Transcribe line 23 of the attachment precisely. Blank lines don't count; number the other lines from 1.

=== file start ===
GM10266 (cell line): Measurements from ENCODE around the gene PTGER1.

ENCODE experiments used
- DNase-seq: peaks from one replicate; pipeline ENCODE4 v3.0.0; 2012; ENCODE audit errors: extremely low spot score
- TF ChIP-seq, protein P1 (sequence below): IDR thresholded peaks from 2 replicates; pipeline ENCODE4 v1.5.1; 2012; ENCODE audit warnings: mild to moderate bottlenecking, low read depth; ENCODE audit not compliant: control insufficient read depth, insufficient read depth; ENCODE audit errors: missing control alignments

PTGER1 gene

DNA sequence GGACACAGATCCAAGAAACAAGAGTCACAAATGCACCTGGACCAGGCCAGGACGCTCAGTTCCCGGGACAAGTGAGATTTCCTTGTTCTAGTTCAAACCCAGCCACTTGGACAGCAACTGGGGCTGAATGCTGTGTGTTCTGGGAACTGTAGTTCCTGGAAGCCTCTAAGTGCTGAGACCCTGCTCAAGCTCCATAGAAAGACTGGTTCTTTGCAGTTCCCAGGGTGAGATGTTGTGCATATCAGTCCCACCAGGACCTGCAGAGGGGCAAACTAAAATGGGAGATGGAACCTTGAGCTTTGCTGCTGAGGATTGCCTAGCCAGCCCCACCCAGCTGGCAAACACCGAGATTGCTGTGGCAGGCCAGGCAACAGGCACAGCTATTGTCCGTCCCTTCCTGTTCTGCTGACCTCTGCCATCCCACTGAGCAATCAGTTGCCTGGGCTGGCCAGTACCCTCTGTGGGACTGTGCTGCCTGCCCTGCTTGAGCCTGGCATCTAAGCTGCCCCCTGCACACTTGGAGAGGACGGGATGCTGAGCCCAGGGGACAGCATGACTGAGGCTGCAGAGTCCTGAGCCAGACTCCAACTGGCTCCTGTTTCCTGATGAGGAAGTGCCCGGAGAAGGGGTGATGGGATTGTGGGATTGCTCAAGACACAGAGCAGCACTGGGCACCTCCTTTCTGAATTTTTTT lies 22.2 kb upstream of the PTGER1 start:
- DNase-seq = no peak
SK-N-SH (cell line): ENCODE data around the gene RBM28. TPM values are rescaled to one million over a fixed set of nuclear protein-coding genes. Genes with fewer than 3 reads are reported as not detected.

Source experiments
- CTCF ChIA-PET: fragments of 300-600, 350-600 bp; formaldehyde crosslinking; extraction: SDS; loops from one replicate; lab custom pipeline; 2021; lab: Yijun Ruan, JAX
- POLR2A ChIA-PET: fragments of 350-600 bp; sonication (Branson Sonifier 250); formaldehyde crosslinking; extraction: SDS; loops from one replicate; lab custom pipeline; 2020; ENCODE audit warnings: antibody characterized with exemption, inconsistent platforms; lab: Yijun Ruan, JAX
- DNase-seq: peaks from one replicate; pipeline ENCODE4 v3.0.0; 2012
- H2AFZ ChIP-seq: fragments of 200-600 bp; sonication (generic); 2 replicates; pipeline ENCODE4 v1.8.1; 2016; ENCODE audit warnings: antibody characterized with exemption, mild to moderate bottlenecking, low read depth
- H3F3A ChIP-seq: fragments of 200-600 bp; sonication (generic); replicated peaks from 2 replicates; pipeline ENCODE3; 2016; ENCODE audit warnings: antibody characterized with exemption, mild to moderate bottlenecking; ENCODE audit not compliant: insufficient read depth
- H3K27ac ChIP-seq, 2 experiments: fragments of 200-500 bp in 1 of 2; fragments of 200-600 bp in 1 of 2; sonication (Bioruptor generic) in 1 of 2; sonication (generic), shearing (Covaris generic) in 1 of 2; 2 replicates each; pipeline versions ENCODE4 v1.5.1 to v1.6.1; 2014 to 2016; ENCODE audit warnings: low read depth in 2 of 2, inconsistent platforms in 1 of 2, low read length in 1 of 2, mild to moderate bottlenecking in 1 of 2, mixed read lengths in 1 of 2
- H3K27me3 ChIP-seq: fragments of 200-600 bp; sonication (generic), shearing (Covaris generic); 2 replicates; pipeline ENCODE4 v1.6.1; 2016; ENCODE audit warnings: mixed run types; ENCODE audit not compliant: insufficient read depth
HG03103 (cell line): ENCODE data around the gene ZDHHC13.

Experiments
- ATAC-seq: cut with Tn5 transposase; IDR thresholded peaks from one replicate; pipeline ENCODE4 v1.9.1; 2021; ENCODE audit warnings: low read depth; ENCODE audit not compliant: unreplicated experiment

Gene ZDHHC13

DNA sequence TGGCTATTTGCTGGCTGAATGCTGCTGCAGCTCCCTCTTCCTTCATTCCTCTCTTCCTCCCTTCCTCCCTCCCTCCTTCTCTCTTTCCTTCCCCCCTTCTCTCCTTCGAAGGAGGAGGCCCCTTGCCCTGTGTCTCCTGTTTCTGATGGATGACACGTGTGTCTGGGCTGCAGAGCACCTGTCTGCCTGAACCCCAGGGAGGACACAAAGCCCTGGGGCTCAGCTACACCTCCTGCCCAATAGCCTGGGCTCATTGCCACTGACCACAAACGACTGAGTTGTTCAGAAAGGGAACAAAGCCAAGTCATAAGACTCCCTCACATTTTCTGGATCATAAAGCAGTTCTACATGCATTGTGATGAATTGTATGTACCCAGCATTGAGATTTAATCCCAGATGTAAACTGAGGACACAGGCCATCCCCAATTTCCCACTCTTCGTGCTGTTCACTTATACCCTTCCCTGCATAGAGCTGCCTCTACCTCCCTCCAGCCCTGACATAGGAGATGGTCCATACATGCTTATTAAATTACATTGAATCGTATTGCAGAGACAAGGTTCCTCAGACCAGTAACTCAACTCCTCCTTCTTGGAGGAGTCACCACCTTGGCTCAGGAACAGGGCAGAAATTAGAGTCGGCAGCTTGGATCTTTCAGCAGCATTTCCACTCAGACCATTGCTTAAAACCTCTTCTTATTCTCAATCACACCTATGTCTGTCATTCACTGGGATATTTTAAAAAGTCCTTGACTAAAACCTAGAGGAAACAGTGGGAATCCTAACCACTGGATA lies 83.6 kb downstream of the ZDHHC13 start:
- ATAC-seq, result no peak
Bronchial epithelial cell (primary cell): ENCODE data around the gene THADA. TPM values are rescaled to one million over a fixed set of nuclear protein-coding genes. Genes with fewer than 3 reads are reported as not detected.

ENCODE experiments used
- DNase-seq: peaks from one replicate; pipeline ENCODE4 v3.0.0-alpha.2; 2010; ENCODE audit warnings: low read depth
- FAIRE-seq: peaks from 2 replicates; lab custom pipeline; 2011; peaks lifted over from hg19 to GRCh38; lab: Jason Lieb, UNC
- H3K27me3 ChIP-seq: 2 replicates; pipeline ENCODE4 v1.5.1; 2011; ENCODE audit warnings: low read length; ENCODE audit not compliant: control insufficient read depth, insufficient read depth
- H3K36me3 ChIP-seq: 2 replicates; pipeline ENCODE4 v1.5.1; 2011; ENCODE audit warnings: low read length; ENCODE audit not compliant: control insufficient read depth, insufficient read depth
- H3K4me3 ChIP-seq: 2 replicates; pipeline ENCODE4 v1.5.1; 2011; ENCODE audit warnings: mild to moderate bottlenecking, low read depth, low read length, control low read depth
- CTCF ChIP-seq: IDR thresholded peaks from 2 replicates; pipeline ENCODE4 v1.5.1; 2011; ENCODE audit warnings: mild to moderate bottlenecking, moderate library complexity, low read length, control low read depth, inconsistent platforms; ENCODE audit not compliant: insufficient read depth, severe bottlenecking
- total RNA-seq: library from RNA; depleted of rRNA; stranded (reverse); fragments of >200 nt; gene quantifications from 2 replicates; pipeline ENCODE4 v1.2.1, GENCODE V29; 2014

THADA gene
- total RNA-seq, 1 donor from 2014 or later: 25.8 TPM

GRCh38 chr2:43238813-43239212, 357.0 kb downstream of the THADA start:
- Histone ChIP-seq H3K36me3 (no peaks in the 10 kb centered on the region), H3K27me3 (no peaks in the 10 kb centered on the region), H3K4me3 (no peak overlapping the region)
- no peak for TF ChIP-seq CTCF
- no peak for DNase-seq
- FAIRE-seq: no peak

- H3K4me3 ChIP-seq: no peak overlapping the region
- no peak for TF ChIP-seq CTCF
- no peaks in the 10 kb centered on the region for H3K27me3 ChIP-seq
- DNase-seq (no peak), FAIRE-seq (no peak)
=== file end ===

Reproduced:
Bronchial epithelial cell (primary cell): ENCODE data around the gene THADA. TPM values are rescaled to one million over a fixed set of nuclear protein-coding genes. Genes with fewer than 3 reads are reported as not detected.